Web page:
If you take a look at the side bar of my blog, you will notice two very succinct boxes with quotes in them. “Funny Things to Ponder” and “Wisdom Quotes” .
These are particularly interesting for me; since this is the first thing I read whenever I log in. I am always curious to see what those are, since they change every time one logs in. This morning the following was listed: Funny Things to Ponder ~ If cheese is made of milk why is it Yellow? And Wisdom Quotes ~ A prudent question is one half of wisdom.
I particularly like both of these quotes, which is why I’ve chosen to write about them.
Why indeed does cheese have different colours? The simple answer is this: It's orange because they dye it orange. You knew this, of course. The question really should be, Why orange as opposed to, say, a nice taupe? As near as cheese historians can make out, the practice originated many years ago in England. Those poms can be an astute bunch, don't you think?
Milk contains varying amounts of beta-carotene, the yellow-orange stuff found in carrots and other vegetables. Milk from pasture-fed cows has higher beta-carotene levels in the spring and summer, when the cows are munching on fresh grass, and lower levels during the fall and winter, when they're eating hay. Thus the natural color of the cheese varies over the course of a year. (Now will everyone get off my case about not eating vegetables? Clearly you can see there’s a huge quantity of the good stuff in cheese – and I eat heaps of this)
Anyway, so cheese makers began adding coloring agents. Nowadays the most common of these is annatto, a yellow-red dye made from the seeds of a tree of the same name. Dyeing the cheese eliminated seasonal color fluctuations and also played to the fact (or anyway the belief) that spring/summer milk had a higher butterfat content than the fall/winter kind and thus produced more flavorful cheese. Figuring if yellow = good, orange = better, some cheese makers began ladling in the annatto in double handfuls, producing cheese that looked like something you'd want to carve into a jack-o'-lantern.
In recent years some smaller operations have rebelled and stopped using colorants. Be forewarned--according to one cheese making text, uncolored cheese is a "sordid, unappetizing melange of dirty yellow." But at least it's real.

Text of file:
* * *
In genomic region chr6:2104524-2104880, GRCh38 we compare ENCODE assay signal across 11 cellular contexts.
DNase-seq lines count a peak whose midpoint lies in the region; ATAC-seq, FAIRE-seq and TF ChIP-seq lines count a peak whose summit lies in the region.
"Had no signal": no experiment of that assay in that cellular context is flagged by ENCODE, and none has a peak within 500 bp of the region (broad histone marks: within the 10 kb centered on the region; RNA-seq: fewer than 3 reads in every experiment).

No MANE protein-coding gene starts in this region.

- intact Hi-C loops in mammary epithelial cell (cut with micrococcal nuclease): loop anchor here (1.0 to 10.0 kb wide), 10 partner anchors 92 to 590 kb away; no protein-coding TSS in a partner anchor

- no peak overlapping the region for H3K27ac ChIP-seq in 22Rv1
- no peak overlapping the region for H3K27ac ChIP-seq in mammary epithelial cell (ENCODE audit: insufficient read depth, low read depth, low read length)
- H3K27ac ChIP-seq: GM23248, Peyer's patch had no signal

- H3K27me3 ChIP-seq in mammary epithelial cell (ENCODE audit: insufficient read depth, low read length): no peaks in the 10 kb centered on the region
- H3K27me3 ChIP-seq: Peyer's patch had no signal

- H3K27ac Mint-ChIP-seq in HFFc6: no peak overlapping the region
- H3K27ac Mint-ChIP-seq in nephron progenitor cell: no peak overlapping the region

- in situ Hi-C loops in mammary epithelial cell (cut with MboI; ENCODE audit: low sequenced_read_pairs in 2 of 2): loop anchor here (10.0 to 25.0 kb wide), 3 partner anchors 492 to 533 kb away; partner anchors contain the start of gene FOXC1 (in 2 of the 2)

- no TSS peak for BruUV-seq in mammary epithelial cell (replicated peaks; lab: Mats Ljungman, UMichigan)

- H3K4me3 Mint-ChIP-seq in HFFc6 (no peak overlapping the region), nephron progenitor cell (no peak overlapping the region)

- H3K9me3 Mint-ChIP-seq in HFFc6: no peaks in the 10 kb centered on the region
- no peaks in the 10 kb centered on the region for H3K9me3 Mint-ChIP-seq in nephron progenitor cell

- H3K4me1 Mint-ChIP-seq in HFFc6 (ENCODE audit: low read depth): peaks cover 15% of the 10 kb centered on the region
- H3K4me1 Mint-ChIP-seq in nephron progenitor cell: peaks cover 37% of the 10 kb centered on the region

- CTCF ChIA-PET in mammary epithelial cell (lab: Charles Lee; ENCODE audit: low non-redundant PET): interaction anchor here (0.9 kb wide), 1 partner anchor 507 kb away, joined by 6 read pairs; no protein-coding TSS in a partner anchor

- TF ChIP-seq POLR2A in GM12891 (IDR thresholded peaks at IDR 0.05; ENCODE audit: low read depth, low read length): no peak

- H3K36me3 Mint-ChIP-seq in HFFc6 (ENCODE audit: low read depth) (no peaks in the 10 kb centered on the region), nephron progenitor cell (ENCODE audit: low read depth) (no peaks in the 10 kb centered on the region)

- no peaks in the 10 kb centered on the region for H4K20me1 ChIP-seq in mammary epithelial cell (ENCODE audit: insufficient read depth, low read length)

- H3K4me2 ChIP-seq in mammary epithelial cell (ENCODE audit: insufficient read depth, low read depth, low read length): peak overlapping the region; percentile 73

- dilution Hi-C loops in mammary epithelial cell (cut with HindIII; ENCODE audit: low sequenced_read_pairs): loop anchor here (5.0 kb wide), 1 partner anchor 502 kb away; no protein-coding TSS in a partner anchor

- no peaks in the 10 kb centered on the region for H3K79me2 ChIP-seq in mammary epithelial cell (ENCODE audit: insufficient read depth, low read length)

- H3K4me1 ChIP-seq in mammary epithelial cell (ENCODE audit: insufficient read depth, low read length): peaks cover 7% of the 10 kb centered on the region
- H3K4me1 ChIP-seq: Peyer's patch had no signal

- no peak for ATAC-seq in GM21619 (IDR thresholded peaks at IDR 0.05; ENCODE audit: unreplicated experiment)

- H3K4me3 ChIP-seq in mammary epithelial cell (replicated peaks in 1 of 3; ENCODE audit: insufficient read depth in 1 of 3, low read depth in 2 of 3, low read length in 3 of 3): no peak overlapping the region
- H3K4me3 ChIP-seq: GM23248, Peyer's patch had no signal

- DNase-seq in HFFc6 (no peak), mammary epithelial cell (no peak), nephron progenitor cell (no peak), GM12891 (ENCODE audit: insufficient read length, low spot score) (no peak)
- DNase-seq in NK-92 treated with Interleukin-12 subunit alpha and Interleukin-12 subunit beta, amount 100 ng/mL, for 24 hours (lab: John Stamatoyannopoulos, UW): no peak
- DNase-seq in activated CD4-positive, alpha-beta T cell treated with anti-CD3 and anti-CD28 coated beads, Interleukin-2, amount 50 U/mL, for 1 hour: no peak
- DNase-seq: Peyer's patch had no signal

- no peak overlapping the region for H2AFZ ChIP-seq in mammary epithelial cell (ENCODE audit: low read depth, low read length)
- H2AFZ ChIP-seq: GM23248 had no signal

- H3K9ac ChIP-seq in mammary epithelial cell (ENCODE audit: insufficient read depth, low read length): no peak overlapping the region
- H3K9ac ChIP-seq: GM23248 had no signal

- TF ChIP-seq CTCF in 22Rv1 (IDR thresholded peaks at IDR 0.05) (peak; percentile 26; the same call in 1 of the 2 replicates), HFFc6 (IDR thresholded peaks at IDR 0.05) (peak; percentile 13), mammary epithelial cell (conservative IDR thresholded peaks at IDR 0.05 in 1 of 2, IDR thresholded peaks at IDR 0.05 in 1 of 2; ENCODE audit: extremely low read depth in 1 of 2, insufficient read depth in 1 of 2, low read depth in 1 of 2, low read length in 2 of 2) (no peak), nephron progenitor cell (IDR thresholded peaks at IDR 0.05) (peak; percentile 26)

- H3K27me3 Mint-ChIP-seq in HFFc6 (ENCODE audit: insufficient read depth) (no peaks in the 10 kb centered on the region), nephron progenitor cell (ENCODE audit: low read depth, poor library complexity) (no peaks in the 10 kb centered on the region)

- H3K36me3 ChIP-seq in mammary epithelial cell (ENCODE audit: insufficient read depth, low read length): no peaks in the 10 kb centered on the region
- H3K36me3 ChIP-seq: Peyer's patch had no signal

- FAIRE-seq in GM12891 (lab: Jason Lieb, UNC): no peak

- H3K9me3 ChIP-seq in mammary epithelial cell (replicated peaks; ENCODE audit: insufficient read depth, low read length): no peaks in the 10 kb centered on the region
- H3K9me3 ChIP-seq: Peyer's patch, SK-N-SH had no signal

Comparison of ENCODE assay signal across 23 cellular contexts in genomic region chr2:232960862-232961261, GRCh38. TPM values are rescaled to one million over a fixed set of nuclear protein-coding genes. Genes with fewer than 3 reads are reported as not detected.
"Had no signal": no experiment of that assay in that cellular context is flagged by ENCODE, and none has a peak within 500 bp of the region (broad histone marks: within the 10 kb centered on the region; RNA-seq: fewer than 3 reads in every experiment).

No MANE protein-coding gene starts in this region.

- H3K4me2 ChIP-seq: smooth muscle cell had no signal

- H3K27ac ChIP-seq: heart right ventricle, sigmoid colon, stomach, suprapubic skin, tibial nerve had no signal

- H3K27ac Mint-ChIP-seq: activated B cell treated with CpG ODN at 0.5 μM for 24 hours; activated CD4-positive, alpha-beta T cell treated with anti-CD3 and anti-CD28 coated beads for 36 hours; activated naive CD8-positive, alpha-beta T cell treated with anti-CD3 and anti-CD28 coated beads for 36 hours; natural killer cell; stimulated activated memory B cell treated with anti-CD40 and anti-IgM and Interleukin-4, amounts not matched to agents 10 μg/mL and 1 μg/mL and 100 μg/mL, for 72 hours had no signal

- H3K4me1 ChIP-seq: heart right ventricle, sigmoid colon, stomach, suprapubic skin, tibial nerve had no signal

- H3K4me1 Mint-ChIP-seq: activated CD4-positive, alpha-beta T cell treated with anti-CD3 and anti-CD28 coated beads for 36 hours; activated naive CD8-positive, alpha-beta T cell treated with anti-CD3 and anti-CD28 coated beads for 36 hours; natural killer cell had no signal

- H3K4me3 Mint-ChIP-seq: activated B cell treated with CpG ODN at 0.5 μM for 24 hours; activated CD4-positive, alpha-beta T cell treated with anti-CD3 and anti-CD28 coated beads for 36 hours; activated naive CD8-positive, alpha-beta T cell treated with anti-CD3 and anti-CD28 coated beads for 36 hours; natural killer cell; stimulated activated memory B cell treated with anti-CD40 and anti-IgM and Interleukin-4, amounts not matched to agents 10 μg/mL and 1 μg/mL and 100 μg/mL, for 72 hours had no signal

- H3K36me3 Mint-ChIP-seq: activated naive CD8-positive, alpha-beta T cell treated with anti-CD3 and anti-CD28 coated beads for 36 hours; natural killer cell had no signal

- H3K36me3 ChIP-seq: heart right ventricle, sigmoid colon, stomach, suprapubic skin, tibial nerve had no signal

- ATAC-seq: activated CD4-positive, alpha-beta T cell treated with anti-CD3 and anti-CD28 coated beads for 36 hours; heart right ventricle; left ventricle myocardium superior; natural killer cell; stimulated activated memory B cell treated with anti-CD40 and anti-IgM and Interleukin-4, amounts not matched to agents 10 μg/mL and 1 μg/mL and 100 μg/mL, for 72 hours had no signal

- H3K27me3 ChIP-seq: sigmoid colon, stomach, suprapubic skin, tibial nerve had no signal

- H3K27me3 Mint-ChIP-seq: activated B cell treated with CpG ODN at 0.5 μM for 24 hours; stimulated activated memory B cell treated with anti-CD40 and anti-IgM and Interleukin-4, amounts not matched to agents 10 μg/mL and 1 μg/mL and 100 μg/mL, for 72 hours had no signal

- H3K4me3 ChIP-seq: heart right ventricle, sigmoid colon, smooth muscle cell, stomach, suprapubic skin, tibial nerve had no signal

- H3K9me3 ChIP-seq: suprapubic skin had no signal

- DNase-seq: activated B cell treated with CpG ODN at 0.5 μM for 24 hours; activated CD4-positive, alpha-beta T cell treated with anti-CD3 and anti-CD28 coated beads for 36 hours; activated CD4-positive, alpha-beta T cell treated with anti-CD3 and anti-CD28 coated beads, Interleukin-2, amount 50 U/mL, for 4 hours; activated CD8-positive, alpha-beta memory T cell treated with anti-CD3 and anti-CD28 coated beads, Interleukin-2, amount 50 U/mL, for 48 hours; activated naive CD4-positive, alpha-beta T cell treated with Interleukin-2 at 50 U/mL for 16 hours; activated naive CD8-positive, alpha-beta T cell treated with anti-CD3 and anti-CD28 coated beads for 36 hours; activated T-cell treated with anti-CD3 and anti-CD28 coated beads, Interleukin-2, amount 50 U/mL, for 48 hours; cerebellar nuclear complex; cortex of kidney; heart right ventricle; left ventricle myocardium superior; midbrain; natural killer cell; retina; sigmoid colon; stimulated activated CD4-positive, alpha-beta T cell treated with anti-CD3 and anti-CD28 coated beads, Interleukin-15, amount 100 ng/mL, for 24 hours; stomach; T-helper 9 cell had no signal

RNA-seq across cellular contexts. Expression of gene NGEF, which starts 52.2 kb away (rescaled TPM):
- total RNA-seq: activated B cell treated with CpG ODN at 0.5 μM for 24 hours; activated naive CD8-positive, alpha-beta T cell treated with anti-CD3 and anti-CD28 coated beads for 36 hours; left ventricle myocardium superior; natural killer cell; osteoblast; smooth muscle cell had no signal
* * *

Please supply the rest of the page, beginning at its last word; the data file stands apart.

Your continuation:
Now for my take on the Wisdom Quote…. You remember of course when your children were born – or if you don’t have any children, you will remember hearing a little child’s inquiring mind ticking away every time s/he asked a question like “Why are the clouds white?” “Where do birds come from?” etc. At times like these it is wise to use prudent thought processes before answering the questions…. Imagine if kids thought carefully before asking most questions? I wonder if they would arrive at a better conclusion and therefore be able to ask a more prudent question, like for instance “if clouds are a build-up of evaporated water or humidity held up in suspension in the air, then what is the process that takes place for those clouds to transform from clouds to water dropping down onto the land?”
It’s a whole new topic for investigation, however it has been thought of from a different angle – in fact there has been thought process involved in the question… a simple question like why are clouds white has no thought whatsoever behind it and deserves one good answer: “I don’t know.” Why bother answering it if there was never any thought behind the question in the first instance. Perhaps a rhetorical question is better to use in an answer: “That’s a very interesting question, why do you think the clouds are white?”
Makes for an interesting conversation and debate!
So why are clouds white? In much the same way as why skies are blue, clouds are white because their water droplets or ice crystals are large enough to scatter the light of the seven wavelengths (red, orange, yellow, green, blue, indigo, and violet), which combine to produce white light. Clouds will appear dark or gray when either they are in another clouds shadow or the top of a cloud casts a shadow upon its own base.
The darkness of a cloud also depends on the background sky. A cloud will look darker when it is surrounded by a bright sky and lighter when it is in front of darker ones. Not always will a dark cloud mean rain.
More often, the reason we experience dark rainy days is because clouds are blocking the sunlight. Some of the whitest, most pure light can be observed when dark clouds "break apart" and sunlight filters through.
I could go on forever, but I reckon I have to stop at some stage. I think I deserve a chocolate now, don’t you?